The Samsung Gear 360 is one of the hottest 360-degree cameras right now. However, it only connects to recent flagship Samsung phones (Galaxy S6 and above), and unlike traditional cameras, 360-degree cameras are highly dependent on smartphones for their controls.
I use an iPhone and don’t plan to switch to Android but I ordered the Gear 360 anyway. No, I don’t expect Samsung to change its mind and allow the Gear 360 to connect to other smartphones. I get the impression that Samsung is trying to build a closed ecosystem, Apple style.
Related post: Using a Samsung Gear 360 Without a Smartphone
Here are some of the most significant issues and how I plan to deal with them:
If you take press the shutter on a 360-degree camera, your hands will be very close to the camera, which will make them look very large. The standard solution is to use a remote to trigger the shutter so the photographer can move away from the camera. The Gear 360 uses a smartphone as a remote (just like many other 360-degree cameras). But even without a smartphone, you can use the self timer. By activating the self-timer, you can trigger the shutter even while being away from the camera. In fact, with my Ricoh Theta S, I almost always use the self-timer instead of using my phone as a remote trigger. So, not being able to use a smartphone as a remote with the Gear 360 is not necessarily a dealbreaker for me.
Without a smartphone, you cannot see a preview of the image that the Gear 360 will be capturing. However, I’ve been using the Theta since June 2015 and have since learned how to visualize what a 360-degree camera will capture. With practice, you can too (although I admit it’s much easier to learn when you have immediate feedback from live view).
Without a smartphone, you can’t change the exposure of the Gear 360. This is a headache. Without exposure controls, I can’t bracket, and I’m at the mercy of the camera’s chosen exposure. However, most of the time, I rely on auto exposure on the Ricoh Theta S. It’s not because of laziness, but rather because I’ve found that the Theta does a reasonable job of finding a good compromise for a chosen exposure. As for the Gear 360, I haven’t used one yet, but the sample shots I’ve seen seem to indicate that it also has a reasonably good exposure algorithm. I’ve also used the Samsung NX500 extensively, which has the same DRIME Vs processor as the Gear 360, and I think I have a pretty good idea of what the exposure will be like.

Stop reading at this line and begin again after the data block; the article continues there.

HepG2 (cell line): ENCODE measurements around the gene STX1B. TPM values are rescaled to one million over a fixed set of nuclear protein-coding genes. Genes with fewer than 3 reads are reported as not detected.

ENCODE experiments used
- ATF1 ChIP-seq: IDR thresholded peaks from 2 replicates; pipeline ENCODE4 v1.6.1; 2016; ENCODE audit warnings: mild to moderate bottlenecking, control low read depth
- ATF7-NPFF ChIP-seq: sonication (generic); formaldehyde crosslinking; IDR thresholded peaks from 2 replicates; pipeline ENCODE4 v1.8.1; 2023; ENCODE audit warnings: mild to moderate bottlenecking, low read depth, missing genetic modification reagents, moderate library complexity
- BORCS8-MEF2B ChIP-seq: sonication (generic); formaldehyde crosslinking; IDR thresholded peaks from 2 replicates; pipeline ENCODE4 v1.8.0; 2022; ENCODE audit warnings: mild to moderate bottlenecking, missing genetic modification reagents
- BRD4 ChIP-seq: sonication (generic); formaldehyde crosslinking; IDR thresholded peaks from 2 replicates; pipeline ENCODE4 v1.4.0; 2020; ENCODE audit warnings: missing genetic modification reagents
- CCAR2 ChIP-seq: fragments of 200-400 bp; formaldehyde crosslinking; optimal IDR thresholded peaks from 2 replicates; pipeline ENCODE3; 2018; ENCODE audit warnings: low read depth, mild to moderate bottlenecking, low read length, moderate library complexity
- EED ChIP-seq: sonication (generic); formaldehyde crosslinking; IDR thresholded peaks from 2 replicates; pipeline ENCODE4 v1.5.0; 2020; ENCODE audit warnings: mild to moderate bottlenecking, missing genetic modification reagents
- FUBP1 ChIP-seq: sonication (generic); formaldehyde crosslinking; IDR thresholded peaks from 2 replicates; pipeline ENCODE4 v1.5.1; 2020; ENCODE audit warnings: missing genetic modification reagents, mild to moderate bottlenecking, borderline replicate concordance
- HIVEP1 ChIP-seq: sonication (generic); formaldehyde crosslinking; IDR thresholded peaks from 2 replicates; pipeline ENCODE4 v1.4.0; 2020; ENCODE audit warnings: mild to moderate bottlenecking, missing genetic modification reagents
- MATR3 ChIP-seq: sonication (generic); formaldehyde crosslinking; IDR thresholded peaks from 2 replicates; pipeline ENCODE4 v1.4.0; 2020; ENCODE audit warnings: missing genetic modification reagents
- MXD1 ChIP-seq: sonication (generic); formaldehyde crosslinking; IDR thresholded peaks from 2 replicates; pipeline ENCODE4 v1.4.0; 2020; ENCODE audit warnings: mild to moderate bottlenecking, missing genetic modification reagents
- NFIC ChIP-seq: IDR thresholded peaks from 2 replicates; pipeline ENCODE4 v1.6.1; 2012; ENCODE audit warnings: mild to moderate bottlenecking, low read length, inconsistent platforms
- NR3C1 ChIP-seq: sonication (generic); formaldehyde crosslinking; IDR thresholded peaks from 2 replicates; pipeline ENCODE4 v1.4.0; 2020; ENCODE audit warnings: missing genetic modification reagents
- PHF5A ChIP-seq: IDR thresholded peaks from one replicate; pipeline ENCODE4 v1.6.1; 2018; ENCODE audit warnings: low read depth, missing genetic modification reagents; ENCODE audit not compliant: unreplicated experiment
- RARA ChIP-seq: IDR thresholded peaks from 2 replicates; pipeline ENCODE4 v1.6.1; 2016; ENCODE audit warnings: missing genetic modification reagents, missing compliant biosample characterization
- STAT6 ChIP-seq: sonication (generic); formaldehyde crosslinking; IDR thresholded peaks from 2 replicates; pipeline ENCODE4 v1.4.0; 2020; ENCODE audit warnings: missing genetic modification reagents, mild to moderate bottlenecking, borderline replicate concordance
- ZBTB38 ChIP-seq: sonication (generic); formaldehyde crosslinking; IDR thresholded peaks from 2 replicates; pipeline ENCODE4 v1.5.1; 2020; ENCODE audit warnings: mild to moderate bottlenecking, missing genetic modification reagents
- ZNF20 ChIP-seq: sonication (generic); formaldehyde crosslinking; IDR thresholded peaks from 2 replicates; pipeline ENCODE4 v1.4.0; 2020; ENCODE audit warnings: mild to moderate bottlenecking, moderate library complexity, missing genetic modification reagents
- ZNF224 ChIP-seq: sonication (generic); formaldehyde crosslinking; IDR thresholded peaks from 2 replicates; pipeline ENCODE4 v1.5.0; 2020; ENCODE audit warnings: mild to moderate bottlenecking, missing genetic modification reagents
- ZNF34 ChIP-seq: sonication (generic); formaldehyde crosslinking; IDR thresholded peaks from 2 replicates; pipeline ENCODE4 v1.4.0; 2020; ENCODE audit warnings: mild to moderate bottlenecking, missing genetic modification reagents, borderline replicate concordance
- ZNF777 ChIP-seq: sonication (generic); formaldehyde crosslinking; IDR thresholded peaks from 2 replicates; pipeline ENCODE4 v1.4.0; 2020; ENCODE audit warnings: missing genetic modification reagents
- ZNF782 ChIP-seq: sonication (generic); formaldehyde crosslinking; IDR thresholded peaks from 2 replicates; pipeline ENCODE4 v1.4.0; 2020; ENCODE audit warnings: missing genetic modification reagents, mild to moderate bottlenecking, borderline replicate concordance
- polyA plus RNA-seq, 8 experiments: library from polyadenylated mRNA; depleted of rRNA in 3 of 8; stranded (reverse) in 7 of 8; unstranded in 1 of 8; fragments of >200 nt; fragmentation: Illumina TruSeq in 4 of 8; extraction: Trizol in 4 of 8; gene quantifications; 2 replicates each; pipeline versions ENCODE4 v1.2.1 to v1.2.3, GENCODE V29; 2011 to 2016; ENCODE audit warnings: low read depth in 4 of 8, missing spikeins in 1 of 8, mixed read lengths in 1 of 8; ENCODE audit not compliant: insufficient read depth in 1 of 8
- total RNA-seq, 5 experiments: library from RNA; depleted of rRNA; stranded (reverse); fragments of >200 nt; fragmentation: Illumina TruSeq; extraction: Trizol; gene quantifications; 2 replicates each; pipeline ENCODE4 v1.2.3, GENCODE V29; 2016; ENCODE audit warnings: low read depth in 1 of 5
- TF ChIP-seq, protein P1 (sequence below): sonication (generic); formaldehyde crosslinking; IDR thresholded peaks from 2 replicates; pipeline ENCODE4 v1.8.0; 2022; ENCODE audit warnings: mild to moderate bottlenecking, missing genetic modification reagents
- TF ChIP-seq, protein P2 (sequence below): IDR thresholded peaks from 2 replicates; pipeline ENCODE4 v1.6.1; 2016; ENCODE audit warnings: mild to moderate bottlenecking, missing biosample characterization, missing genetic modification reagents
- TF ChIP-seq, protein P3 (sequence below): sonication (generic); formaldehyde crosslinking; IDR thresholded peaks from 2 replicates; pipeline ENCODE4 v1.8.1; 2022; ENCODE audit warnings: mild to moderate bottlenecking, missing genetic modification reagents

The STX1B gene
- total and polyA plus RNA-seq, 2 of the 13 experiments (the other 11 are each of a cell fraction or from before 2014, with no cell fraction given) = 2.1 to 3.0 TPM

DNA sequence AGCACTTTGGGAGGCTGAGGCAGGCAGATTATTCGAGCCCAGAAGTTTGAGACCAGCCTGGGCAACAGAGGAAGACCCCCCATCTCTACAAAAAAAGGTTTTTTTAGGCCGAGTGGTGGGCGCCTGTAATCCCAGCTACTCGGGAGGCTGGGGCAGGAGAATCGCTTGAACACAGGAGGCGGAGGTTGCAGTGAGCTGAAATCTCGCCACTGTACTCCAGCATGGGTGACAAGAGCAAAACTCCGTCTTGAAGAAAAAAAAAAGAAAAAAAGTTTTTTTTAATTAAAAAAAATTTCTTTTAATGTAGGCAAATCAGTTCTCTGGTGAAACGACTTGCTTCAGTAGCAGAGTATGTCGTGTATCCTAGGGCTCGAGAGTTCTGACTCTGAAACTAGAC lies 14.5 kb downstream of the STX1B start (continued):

To transfer the Gear 360’s photos and videos to your phone, you need their smartphone. This is a major problem — as much of a problem as the inability to change exposure. On the Ricoh Theta S, I almost always handle all the processing on my phone. This is not just out of convenience, but because on my phone, there are several very useful apps for editing 360-degree images and videos, that don’t have equivalents for desktop. Nonetheless, it is possible to edit the images on my phone. I will need to download the photos from the Gear 360 to my desktop, upload them to the cloud (I use Google Photos) then download them to my camera for editing. Yes it’s very tedious, but it’s doable.
This is the most important reason I’m getting the Gear 360. Currently, there seems to be nothing better for consumers that is close to this price. Yes the Ricoh Theta S is great but its video is meh. The LG360Cam looks good, is just $200, and works with all phones. But ultimately, it seems that the Gear 360 has better image quality.
Even if I have to buy a separate smartphone, I think the price would still be justifiable. On eBay, I’ve seen several used S6 phones that can be bought for under $250 (with some damage). If I find that I absolutely need a phone, then I’m willing to get a used phone. A side benefit is that if I got an S6, I could get a Gear VR as well. But hopefully I don’t have to.
So I bit the bullet and ordered a Gear 360. I will of course post a detailed review, with a detailed comparison against the Ricoh Theta S.